Deadpool #15

Deadpool #15: ‘Want You to Want Me’ Review

Marvel
Writer:
Daniel Way
Pencils:
Paco Medina
Inks:
Juan Vlasco
Colours:
Marte Gracia, Antonio Fabela

Deadpool goes nuttier than an almond finger this month, spending the majority of the issue in a state of wildest delirium. With the dull Dark Reign crossover safely behind us, Daniel Way continues his unique brand of nonsense, which recently saw Deadpool taking to the Seven Seas after a bullet to the brain inspired him to become a pirate. Now, after several days adrift, he wants to become an altruist, because… well, just because.

Yup, this is grade-A gibberish. But to Way’s credit he realises that Deadpool is best kept as such; a sociopathic loon whose adventures bound from the mundane to the truly bizarre, and never in-between. This issue was reminiscent of the second instalment of Grant Morrison’s criminally overlooked Seaguy, frequently verging on the sort of drug-fuelled, Hunter S. Thompson-inspired surrealism that Morrison habitually pads out his serials with.

Deadpool #15

But where’s it all going, eh? The problem with Deadpool as a lead character – and this perhaps explains why Marvel partnered him with Cable at one time – is that his directionless escapades never amount to anything. If you’ve read one book starring the merc with the mouth, you’ve essentially read them all. Still, ‘Want You to Want Me’ was anything but boring, and the fact that this series seldom requires the convoluted level of back-story that many other Marvel titles do perhaps explains the character’s unwavering popularity.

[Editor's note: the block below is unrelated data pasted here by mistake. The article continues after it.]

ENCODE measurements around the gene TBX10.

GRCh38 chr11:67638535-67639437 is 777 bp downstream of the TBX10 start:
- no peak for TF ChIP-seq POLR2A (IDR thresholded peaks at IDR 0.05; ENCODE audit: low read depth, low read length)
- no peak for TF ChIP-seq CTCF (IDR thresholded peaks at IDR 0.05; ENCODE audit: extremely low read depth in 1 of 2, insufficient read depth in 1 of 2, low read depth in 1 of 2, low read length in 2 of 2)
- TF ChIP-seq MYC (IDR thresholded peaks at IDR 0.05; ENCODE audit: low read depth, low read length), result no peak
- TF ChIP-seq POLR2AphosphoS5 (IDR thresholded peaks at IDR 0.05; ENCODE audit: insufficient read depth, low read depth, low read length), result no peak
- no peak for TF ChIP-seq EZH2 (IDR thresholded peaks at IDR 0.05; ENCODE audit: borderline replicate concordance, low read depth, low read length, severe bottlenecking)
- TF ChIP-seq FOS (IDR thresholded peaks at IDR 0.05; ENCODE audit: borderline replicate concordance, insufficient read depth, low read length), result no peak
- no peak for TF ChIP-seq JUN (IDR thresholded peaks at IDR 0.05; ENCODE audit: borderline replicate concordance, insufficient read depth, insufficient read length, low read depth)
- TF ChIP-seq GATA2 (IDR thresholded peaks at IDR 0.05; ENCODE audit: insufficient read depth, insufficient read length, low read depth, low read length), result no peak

Paco Medina takes over the art duties from Shawn Crystal, but while Medina is a better artist, his more conventional scribblings don’t complement Way’s writing as well as Crystal’s scrappy, cartoonish pencils. That said, his image of Thanos in a Hawaiian shirt was enough alone to justify buying this issue.

7/10

Carl Doherty has written about movies, video games, comic books and literature for almost a decade, forging ill-informed critiques for numerous websites, blogs and publications that no one has ever heard of. His debut novel, the epic fantasy comedy Welcome to The Fold, is available now on Kindle here (UK) and here (US).

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